The origin of biological complexity is a major concern for believers in unguided, random processes of nature. Some recent news articles, though, make it sound easy – no problem at all. But do their theories and experiments reflect the real world?
Multicellularity: “Scientists replicate key evolutionary step in life on earth,” trumpets a headline on PhysOrg based on a press release from the National Science Foundation. One doesn’t have to read far to get the matter-of-fact assertion: “More than 500 million years ago, single-celled organisms on Earth’s surface began forming multi-cellular clusters that ultimately became plants and animals.” Film at 11:00. No good novel is without a conflict, though: “Just how that happened is a question that has eluded evolutionary biologists.”
Why, it’s no problem at all, announced some scientists from University of Minnesota, with NSF money in hand. Sam Scheiner of the NSF’s Division of Experimental Biology called the study “the first to experimentally observe that transition, providing a look at an event that took place hundreds of millions of years ago.” They got yeast cells to evolve into clusters so quickly it’s a wonder nobody ever thought of the experiment before. “Then came the big surprise: it wasn’t that difficult,” the article said. The clusters fragmented into sub-clusters and even exhibited division of labor, with some cells committing suicide to allow others to thrive.
How did the team leap over this evolutionary hurdle? It’s elementary, as long as you centrifuge the cells for a hundred generations till they get so dizzy, they cling to one another for dear life. How that happens in nature was not explained, but “The results have earned praise from evolutionary biologists around the world.” The Scientist called it “provocative.” Why would that be? My goodness; think of the possibilities for more NSF money to centrifuge jellyfish and giraffes to see what evolves. “The first step toward multi-cellular complexity seems to be less of an evolutionary hurdle than theory would suggest,“ said George Gilchrist of the NSF, grant money in hand ready to pass around. “This will stimulate a lot of important research questions.” Indeed, “There aren’t many scientists doing experimental evolution,” the NSF said, as if that is a bad thing. Left wondering if “experimental evolution” is some kind of oxymoron, the taxpayer might be worrying that the press release will draw more research beggars to the dessicating public trough.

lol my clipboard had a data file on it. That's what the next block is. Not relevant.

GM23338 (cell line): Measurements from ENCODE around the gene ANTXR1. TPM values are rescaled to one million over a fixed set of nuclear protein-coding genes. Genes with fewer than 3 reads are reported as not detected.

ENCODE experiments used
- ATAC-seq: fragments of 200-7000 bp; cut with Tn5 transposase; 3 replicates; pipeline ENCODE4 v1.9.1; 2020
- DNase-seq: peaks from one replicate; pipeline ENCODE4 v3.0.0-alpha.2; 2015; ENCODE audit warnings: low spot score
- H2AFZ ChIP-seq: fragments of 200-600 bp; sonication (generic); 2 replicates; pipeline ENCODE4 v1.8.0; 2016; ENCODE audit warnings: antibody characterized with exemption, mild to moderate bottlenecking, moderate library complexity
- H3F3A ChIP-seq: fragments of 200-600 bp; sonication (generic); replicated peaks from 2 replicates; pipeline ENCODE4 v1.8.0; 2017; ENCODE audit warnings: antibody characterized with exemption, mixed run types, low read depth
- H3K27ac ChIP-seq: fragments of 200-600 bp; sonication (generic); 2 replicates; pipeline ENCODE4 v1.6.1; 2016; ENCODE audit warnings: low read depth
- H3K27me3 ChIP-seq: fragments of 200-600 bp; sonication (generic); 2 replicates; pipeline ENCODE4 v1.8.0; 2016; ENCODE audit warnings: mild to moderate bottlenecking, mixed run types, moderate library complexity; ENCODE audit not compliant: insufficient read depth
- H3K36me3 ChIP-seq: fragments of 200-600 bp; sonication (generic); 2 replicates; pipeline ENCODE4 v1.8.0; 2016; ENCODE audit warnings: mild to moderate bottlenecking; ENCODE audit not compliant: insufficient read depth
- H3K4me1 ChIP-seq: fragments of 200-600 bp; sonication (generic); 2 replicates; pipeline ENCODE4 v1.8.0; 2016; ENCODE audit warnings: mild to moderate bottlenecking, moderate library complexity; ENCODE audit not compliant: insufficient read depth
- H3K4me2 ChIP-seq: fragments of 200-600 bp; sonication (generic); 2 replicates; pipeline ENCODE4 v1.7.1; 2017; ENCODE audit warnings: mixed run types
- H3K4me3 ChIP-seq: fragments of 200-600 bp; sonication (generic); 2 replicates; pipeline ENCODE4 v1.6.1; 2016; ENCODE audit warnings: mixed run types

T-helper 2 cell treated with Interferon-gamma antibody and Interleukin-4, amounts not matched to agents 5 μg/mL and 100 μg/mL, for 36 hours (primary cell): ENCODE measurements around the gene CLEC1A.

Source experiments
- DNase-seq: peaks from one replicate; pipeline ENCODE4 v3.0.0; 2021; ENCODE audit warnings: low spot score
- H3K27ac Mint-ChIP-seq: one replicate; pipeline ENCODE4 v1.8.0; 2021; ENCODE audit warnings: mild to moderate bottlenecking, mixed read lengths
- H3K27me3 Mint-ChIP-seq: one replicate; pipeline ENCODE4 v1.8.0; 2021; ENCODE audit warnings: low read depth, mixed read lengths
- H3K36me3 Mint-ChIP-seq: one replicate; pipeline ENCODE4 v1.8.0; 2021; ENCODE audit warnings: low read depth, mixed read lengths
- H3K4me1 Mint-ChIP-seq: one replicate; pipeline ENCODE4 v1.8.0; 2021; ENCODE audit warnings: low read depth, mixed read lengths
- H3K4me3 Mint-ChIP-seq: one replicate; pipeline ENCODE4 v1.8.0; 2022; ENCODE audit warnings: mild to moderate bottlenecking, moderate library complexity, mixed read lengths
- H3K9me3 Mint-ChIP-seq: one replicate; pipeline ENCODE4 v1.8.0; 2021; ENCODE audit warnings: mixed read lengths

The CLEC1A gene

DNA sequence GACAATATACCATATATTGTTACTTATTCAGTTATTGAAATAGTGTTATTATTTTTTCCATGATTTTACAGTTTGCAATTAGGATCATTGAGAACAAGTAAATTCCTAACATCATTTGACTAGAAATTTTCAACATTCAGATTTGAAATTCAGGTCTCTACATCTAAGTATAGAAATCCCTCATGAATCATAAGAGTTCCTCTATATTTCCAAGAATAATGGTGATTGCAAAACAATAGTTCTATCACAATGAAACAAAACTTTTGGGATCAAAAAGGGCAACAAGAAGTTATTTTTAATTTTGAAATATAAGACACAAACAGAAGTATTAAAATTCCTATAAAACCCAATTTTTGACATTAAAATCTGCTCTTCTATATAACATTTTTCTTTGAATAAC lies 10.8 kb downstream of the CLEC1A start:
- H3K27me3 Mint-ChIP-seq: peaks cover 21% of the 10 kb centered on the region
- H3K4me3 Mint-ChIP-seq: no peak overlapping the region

One little problem is that if the transition to multicellularity is so easy, why didn’t it happen more often in the last two billion years? Let them ask it: “Travisano and Ratcliff wonder why it didn’t evolve more often since it’s not that difficult to recreate in a lab. Considering that trillions of one-celled organisms lived on Earth for millions of years, it seems like it should have, Ratcliff says.” And it’s not clear what this has to do with nature, wrote The Scientist, with “just one experiment under admittedly contrived conditions.” Contrived; doesn’t that word conjure up Paley’s watch and other “contrivances of nature” he argued were evidence of nature? An article by Ed Yong in Nature News about this (Jan 16) revealed another tidbit; evolutionists believe yeast evolved from a multicellular ancestor. If so, the experiment demonstrates, at best, a return to a more complex past….
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